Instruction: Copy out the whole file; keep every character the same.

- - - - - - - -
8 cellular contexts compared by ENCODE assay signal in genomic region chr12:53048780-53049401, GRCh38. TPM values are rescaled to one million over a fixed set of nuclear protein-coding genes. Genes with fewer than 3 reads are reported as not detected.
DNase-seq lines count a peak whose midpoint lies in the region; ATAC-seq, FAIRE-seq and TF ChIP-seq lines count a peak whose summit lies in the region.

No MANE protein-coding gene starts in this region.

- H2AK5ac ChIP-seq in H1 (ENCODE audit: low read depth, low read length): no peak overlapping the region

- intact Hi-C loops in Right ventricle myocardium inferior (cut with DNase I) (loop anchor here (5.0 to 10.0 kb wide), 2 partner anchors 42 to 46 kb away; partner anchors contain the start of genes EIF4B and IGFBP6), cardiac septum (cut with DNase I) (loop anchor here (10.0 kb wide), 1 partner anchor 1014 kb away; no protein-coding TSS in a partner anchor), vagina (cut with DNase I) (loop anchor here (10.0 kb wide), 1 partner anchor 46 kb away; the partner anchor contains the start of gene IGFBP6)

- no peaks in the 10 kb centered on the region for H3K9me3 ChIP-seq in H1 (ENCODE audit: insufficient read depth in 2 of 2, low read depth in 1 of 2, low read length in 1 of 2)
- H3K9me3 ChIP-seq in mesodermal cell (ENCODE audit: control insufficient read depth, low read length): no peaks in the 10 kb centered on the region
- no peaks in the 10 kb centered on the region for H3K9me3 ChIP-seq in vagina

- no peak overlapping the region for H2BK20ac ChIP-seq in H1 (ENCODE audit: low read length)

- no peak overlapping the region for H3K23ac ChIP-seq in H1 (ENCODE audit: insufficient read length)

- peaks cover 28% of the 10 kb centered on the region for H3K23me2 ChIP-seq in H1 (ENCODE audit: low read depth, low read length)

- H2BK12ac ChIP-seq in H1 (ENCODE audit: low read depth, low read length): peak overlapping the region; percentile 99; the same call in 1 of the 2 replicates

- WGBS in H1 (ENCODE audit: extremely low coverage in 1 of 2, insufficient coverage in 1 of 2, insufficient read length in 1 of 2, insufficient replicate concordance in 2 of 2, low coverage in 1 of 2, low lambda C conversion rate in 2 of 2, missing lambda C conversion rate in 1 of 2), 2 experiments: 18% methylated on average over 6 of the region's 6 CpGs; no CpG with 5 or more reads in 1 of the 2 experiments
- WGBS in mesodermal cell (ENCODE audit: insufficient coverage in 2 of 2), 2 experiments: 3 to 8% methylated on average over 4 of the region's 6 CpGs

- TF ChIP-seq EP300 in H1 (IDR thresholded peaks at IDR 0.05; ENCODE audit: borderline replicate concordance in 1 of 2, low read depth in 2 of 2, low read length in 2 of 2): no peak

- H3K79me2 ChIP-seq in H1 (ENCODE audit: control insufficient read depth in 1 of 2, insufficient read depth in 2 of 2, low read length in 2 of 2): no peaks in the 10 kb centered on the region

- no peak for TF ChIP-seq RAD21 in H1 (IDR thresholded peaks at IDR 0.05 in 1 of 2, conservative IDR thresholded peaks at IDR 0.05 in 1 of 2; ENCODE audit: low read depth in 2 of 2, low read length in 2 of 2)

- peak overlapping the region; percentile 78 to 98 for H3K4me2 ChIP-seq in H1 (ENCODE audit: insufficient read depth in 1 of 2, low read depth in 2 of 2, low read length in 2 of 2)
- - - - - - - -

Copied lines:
8 cellular contexts compared by ENCODE assay signal in genomic region chr12:53048780-53049401, GRCh38. TPM values are rescaled to one million over a fixed set of nuclear protein-coding genes. Genes with fewer than 3 reads are reported as not detected.
DNase-seq lines count a peak whose midpoint lies in the region; ATAC-seq, FAIRE-seq and TF ChIP-seq lines count a peak whose summit lies in the region.

No MANE protein-coding gene starts in this region.

- H2AK5ac ChIP-seq in H1 (ENCODE audit: low read depth, low read length): no peak overlapping the region

- intact Hi-C loops in Right ventricle myocardium inferior (cut with DNase I) (loop anchor here (5.0 to 10.0 kb wide), 2 partner anchors 42 to 46 kb away; partner anchors contain the start of genes EIF4B and IGFBP6), cardiac septum (cut with DNase I) (loop anchor here (10.0 kb wide), 1 partner anchor 1014 kb away; no protein-coding TSS in a partner anchor), vagina (cut with DNase I) (loop anchor here (10.0 kb wide), 1 partner anchor 46 kb away; the partner anchor contains the start of gene IGFBP6)

- no peaks in the 10 kb centered on the region for H3K9me3 ChIP-seq in H1 (ENCODE audit: insufficient read depth in 2 of 2, low read depth in 1 of 2, low read length in 1 of 2)
- H3K9me3 ChIP-seq in mesodermal cell (ENCODE audit: control insufficient read depth, low read length): no peaks in the 10 kb centered on the region
- no peaks in the 10 kb centered on the region for H3K9me3 ChIP-seq in vagina

- no peak overlapping the region for H2BK20ac ChIP-seq in H1 (ENCODE audit: low read length)

- no peak overlapping the region for H3K23ac ChIP-seq in H1 (ENCODE audit: insufficient read length)

- peaks cover 28% of the 10 kb centered on the region for H3K23me2 ChIP-seq in H1 (ENCODE audit: low read depth, low read length)

- H2BK12ac ChIP-seq in H1 (ENCODE audit: low read depth, low read length): peak overlapping the region; percentile 99; the same call in 1 of the 2 replicates

- WGBS in H1 (ENCODE audit: extremely low coverage in 1 of 2, insufficient coverage in 1 of 2, insufficient read length in 1 of 2, insufficient replicate concordance in 2 of 2, low coverage in 1 of 2, low lambda C conversion rate in 2 of 2, missing lambda C conversion rate in 1 of 2), 2 experiments: 18% methylated on average over 6 of the region's 6 CpGs; no CpG with 5 or more reads in 1 of the 2 experiments
- WGBS in mesodermal cell (ENCODE audit: insufficient coverage in 2 of 2), 2 experiments: 3 to 8% methylated on average over 4 of the region's 6 CpGs

- TF ChIP-seq EP300 in H1 (IDR thresholded peaks at IDR 0.05; ENCODE audit: borderline replicate concordance in 1 of 2, low read depth in 2 of 2, low read length in 2 of 2): no peak

- H3K79me2 ChIP-seq in H1 (ENCODE audit: control insufficient read depth in 1 of 2, insufficient read depth in 2 of 2, low read length in 2 of 2): no peaks in the 10 kb centered on the region

- no peak for TF ChIP-seq RAD21 in H1 (IDR thresholded peaks at IDR 0.05 in 1 of 2, conservative IDR thresholded peaks at IDR 0.05 in 1 of 2; ENCODE audit: low read depth in 2 of 2, low read length in 2 of 2)

- peak overlapping the region; percentile 78 to 98 for H3K4me2 ChIP-seq in H1 (ENCODE audit: insufficient read depth in 1 of 2, low read depth in 2 of 2, low read length in 2 of 2)